January 11, 2021
This class handles two important aspects for your application, namely service registration and middleware pipeline.

Services are C# classes that your application depends on for providing additional functionality, both used by the framework and your application. Examples include logging, database, etc. These services must be registered so that they can be instantiated when your app is running and when it needs them.

The middleware pipeline is the sequence in which an HTTP request is processed.

Startup class contains two methods: ConfigureServices() and Configure(). As the name suggests, the first method is where all the services are registered. The second method is used to configure the middleware pipeline.

The IHostBuilder in the Program.cs class first calls the ConfigureServices() method, and then Configure() method. Finally, the host is created by calling the Build() method on the IHostBuilder. The following diagram should make it clear.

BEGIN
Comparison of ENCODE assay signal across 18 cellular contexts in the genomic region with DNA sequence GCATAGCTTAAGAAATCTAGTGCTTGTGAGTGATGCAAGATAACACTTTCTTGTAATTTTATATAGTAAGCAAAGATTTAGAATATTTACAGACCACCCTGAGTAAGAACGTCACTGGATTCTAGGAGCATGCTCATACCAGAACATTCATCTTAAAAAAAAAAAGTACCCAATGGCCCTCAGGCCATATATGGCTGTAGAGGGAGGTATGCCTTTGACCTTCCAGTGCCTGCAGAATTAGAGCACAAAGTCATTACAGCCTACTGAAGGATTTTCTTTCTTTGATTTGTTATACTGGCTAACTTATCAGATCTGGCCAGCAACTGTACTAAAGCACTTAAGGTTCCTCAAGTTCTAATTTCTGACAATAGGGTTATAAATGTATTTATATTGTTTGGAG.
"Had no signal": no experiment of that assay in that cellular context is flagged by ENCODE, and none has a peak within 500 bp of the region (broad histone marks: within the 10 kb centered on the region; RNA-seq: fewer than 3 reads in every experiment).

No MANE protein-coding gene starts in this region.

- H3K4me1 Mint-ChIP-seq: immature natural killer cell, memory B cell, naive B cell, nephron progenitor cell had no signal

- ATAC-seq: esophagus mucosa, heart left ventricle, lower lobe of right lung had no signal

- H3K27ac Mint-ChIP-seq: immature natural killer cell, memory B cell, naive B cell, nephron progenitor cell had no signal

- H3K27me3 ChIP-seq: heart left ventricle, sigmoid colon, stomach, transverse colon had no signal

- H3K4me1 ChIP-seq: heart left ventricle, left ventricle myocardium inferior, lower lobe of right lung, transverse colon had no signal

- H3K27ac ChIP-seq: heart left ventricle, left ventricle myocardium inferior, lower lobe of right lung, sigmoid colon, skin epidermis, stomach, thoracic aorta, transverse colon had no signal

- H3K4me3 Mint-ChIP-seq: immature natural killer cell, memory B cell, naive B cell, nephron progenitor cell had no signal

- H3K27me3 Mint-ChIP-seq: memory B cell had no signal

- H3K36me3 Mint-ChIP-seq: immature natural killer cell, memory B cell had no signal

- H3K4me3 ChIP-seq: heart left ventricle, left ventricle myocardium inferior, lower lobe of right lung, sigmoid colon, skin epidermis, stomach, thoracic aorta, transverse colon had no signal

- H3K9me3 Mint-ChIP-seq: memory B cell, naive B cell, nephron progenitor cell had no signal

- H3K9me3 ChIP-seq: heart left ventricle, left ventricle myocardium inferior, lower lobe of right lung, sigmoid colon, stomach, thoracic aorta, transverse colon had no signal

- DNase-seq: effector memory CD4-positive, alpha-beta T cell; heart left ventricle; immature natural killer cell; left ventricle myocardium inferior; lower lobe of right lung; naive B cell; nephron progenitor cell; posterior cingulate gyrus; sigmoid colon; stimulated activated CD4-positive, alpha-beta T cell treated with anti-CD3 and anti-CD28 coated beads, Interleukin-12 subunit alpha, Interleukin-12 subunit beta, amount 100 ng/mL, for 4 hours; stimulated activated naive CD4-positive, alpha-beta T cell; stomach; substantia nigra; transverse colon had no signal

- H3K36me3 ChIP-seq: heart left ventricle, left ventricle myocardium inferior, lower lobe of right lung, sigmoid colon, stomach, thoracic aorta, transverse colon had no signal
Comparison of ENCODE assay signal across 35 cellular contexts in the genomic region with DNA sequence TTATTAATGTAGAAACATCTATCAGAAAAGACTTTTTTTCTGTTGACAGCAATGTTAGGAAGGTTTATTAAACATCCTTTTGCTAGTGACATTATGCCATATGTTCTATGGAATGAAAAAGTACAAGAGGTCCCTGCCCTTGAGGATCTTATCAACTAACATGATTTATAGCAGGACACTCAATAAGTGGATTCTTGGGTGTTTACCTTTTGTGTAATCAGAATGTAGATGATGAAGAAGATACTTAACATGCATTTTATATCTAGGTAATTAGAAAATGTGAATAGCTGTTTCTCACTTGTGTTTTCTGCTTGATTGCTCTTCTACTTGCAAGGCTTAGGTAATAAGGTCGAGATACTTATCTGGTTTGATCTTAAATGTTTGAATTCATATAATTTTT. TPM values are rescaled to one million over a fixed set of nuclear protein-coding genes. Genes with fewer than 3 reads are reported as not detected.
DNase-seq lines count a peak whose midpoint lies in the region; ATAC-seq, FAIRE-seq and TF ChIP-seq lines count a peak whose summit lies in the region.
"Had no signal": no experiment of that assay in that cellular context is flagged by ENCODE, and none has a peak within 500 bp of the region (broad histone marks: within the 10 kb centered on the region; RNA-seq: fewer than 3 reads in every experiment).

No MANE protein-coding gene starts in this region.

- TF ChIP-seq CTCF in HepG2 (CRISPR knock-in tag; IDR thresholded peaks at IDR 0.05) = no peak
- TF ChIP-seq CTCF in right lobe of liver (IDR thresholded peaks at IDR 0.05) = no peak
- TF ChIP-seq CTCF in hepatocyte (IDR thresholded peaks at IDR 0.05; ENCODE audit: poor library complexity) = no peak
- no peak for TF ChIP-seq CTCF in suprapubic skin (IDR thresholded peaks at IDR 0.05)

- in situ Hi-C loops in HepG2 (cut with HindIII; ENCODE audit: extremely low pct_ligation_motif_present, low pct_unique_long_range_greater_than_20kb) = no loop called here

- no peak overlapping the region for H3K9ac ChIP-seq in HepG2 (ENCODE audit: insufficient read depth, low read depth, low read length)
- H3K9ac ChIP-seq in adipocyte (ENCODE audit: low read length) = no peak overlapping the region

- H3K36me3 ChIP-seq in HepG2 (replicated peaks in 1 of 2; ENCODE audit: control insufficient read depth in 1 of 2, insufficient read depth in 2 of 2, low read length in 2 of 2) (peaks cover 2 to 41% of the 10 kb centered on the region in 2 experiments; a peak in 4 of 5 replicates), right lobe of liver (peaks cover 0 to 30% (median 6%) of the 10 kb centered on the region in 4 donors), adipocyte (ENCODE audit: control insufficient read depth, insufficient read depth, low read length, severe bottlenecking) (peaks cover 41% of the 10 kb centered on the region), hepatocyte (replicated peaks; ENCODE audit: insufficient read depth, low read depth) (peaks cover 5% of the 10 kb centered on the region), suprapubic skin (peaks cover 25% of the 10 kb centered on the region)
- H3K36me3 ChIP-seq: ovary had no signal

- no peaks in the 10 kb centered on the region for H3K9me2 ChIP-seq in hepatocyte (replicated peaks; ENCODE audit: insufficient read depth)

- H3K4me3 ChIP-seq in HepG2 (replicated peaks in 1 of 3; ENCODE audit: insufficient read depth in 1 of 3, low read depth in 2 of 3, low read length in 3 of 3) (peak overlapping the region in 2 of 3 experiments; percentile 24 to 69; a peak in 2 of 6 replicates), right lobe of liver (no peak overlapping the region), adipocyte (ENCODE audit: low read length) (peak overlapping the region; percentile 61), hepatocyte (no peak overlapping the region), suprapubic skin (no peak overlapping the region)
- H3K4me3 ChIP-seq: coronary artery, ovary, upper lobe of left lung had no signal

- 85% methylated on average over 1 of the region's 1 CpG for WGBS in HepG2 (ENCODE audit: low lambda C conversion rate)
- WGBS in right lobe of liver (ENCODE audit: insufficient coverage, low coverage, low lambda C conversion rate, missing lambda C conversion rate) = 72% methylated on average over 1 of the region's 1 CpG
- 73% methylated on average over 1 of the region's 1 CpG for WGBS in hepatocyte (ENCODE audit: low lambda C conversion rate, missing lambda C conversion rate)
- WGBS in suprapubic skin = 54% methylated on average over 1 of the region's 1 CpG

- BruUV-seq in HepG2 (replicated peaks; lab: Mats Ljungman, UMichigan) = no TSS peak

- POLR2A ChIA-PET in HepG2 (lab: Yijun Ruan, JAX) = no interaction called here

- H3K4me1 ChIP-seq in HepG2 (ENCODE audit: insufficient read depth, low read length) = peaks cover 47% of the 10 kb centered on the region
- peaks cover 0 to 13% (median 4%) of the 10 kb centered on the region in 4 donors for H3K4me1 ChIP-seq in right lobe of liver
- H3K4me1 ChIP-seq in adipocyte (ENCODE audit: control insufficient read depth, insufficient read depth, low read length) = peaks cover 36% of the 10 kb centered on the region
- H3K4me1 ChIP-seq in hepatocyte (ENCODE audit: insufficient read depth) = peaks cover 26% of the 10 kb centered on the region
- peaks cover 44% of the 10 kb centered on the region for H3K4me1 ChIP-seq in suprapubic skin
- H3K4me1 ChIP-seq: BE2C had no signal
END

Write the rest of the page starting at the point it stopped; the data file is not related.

Here is an example of a typical Startup class. 
public class Startup
    public Startup(IConfiguration configuration)
        Configuration = configuration;

    public IConfiguration Configuration { get; }

    // This method gets called by the runtime. Use this method to add services to 
    public void ConfigureServices(IServiceCollection services)

    // This method gets called by the runtime. Use this method to configure the HTTP request pipeline.
    public void Configure(IApplicationBuilder app, IWebHostEnvironment env)
You might be wondering why you need two separate classes to configure your app: Program and Startup. Why not use a single class?

Roughly speaking, the Program class is used to configure the infrastructure, such as HTTP server and configuration. Startup class defines the services used by the app, and the middleware pipeline. Most often, after you add a NuGet package, you will be updating the Startup class to add new services.